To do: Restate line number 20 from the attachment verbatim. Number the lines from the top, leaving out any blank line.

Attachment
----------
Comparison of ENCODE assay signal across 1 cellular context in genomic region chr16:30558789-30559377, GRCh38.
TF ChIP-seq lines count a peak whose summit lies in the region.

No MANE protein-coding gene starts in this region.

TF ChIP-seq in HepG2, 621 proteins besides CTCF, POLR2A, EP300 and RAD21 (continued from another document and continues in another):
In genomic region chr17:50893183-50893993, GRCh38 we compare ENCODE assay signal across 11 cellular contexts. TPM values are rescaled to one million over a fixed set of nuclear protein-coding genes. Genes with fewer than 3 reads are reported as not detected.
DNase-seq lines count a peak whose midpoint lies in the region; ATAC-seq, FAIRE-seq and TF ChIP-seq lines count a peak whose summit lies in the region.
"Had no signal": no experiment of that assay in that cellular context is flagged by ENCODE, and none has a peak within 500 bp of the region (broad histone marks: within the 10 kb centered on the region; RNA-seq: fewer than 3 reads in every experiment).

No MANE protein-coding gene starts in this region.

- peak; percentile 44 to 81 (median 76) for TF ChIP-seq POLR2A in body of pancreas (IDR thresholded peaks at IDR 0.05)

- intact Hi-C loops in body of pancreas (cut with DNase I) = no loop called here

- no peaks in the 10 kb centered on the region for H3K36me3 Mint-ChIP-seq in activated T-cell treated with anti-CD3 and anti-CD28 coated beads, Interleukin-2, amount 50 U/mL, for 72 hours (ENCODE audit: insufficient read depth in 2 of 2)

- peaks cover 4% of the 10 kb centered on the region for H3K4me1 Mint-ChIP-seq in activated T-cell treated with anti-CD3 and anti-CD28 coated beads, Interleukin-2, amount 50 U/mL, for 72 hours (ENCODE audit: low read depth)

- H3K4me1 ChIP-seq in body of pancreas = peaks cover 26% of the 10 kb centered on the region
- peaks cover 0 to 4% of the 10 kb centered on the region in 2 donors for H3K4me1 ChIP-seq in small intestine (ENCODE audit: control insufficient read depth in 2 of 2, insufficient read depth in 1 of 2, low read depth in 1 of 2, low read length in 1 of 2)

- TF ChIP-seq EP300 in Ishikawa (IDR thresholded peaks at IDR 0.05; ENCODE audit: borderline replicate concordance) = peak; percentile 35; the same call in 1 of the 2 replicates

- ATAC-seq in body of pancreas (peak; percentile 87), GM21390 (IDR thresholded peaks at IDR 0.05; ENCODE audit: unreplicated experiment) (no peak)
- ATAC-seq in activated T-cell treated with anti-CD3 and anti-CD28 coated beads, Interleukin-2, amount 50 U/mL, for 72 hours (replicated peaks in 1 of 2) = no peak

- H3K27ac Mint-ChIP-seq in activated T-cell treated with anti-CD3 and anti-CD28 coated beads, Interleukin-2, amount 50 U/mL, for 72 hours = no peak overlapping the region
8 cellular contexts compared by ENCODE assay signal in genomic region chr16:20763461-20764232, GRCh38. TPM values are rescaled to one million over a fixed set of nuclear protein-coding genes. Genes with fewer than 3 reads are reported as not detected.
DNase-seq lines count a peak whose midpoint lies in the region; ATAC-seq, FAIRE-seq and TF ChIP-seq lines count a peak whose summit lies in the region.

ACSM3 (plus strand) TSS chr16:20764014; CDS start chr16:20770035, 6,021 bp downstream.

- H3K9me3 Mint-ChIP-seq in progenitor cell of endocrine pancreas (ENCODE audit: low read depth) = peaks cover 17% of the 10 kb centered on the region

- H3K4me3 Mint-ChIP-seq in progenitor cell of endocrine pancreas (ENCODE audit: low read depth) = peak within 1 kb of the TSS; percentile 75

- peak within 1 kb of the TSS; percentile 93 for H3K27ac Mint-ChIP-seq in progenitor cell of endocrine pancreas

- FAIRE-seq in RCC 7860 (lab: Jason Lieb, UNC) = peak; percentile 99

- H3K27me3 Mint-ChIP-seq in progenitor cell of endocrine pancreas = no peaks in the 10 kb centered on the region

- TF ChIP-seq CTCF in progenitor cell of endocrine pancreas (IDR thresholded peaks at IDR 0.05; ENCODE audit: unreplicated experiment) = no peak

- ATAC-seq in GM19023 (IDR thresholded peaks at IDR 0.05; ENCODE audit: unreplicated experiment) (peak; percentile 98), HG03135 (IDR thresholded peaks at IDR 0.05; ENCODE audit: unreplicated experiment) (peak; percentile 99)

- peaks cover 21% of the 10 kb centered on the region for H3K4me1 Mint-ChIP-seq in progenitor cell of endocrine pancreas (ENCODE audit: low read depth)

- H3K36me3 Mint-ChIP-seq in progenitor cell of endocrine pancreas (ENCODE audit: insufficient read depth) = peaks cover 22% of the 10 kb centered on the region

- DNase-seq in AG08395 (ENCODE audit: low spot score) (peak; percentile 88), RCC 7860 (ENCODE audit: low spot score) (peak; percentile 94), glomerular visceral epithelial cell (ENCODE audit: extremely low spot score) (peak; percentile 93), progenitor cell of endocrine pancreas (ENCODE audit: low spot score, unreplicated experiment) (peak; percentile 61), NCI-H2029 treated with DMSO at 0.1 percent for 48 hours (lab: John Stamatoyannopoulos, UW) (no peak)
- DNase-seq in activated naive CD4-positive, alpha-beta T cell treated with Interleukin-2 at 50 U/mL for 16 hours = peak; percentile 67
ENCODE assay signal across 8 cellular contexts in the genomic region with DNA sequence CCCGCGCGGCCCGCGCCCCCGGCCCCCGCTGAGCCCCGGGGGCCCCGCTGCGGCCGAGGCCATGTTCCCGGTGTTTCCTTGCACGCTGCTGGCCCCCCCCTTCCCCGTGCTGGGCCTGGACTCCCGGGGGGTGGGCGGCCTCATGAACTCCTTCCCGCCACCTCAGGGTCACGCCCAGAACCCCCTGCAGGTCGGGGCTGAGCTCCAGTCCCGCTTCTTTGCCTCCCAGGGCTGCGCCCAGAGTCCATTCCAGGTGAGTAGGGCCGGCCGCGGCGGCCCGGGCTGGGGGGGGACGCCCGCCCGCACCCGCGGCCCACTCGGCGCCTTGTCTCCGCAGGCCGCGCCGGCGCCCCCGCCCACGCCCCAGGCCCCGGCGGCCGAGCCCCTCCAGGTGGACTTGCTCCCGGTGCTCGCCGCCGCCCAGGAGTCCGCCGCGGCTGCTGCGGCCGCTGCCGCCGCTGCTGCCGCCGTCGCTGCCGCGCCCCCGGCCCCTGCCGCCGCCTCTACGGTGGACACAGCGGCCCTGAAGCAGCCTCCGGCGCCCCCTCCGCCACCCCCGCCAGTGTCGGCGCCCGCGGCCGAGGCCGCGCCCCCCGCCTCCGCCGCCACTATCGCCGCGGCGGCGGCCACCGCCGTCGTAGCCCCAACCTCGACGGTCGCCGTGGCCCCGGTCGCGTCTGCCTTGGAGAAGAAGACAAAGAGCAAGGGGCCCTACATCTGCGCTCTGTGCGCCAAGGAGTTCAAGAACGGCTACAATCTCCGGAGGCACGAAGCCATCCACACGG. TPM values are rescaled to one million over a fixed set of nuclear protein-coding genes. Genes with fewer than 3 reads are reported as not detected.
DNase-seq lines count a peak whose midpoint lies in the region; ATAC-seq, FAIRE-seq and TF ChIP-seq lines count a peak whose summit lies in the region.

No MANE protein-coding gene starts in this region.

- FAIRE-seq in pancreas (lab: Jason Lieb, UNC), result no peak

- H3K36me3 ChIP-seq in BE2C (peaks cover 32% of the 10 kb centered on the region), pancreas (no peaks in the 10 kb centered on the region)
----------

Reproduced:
DNase-seq lines count a peak whose midpoint lies in the region; ATAC-seq, FAIRE-seq and TF ChIP-seq lines count a peak whose summit lies in the region.